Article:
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A CurtainUp London Review
We meet Annie and the Underdogs, a group organized by Robert's sister. Like a theatrical strip cartoon we explore the bizarre town Robert lives in and go to his workplace where people with pencils work on the Binary Back Up system. As Robert walks or runs on the spot, the backdrop moves and his walking action is hypnotic and riveting as he passes shops and businesses.
Robert ventures into Phil Sylocate (Will Close)'s shop which manufactures Golems. These Golems are clay monsters like giant gingerbread men with a large dangling member. They are slave robots who do not speak but will obey their owner and master. Robert takes his home and to his work place where he discovers that the golem can complete his work in a fraction of the time. The golems are animated projections.
The Golem concept is upgraded and the newer version impinges on Robert's life as the Golem starts to control him rather than vice versa. The parallel is the invasion into our lives of technology; the things we no longer have to think about but rely on technology to do for us. Earlier versions of the Golems litter the streets like discarded I phones. The Golem will give Robert a makeover and find two glamorous, overly long legged girlfriends to replace dear Joy (Rose Robinson). There is a wonderful scene when we first meet Joy, when she endearingly lists off all those cliches from a thrusting curriculum vitae, but in the negative, "I don't cope well with stress, I can't multi-task, I'm not highly motivated."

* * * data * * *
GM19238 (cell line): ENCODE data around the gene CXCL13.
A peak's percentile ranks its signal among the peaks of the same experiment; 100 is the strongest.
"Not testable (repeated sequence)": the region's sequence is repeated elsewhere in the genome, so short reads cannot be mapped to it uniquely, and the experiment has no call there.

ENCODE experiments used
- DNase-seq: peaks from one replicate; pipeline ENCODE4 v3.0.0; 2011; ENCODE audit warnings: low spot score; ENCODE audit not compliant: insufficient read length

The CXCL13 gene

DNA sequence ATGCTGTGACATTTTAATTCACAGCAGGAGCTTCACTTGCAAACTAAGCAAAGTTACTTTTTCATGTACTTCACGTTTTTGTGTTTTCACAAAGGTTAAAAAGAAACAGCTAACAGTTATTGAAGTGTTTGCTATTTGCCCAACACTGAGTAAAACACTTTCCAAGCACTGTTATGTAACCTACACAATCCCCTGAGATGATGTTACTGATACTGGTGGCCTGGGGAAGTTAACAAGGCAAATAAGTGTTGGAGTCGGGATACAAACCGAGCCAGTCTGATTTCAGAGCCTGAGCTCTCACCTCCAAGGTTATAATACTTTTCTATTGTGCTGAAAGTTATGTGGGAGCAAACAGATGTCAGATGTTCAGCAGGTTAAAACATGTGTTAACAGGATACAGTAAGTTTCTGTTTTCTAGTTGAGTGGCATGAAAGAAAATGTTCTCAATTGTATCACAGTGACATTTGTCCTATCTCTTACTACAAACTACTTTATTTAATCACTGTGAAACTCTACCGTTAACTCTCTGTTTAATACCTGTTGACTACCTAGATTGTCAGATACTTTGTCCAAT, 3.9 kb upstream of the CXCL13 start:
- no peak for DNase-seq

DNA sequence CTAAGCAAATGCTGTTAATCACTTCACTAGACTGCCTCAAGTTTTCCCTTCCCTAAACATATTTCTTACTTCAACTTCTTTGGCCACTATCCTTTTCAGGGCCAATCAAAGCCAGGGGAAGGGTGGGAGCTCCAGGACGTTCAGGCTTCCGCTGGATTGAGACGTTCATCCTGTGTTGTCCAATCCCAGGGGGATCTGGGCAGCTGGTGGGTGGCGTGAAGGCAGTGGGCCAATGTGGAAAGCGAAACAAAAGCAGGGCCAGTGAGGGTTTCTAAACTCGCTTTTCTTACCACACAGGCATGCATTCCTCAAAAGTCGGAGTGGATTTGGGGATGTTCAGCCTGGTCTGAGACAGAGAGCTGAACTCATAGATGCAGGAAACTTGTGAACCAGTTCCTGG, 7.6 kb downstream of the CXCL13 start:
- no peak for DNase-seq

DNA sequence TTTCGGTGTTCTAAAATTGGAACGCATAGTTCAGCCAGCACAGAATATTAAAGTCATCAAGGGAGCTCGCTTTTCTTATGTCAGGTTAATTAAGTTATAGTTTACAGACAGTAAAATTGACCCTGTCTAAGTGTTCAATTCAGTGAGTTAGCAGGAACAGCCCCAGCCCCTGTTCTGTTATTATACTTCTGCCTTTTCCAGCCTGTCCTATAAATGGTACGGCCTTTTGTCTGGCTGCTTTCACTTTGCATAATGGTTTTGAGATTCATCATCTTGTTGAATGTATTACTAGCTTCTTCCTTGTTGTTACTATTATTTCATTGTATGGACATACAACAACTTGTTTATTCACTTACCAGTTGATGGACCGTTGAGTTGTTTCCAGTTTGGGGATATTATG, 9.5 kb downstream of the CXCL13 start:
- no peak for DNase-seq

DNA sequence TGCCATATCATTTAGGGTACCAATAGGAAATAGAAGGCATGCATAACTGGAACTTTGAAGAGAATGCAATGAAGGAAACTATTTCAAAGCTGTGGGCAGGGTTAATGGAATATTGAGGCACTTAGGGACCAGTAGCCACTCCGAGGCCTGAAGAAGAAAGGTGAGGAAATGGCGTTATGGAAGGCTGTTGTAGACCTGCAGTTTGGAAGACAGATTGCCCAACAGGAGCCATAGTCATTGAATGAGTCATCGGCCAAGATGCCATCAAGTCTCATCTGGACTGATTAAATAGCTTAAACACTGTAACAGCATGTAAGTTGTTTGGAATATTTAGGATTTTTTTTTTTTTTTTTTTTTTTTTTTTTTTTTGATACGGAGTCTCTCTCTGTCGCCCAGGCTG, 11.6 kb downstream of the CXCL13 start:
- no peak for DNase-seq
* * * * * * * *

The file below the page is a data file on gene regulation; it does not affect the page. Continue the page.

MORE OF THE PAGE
For the first fifteen minutes you will be blown away, as I was, by the originality of Golem, the fantastic and mesmerizing design, the amazing costumes, the otherworldliness of it all, the originality of theatre you haven't seen before. But as the piece progressed I felt what I was experiencing was all style and no substance as the story line started to slow and the experience pale.
Ironically this show about the evils of technology is itself dependent on the very finest technical co-ordination for the live actors to interact with the projected backdrop and golems.
However Golem did make me think about where theatre meets cinema, animation and live music. As these genres merge onstage, there is a feeling of sensory overload which leaves too little room for the thought processes to interpret the experience.
Retold by Tina Packer of Shakespeare & Co.
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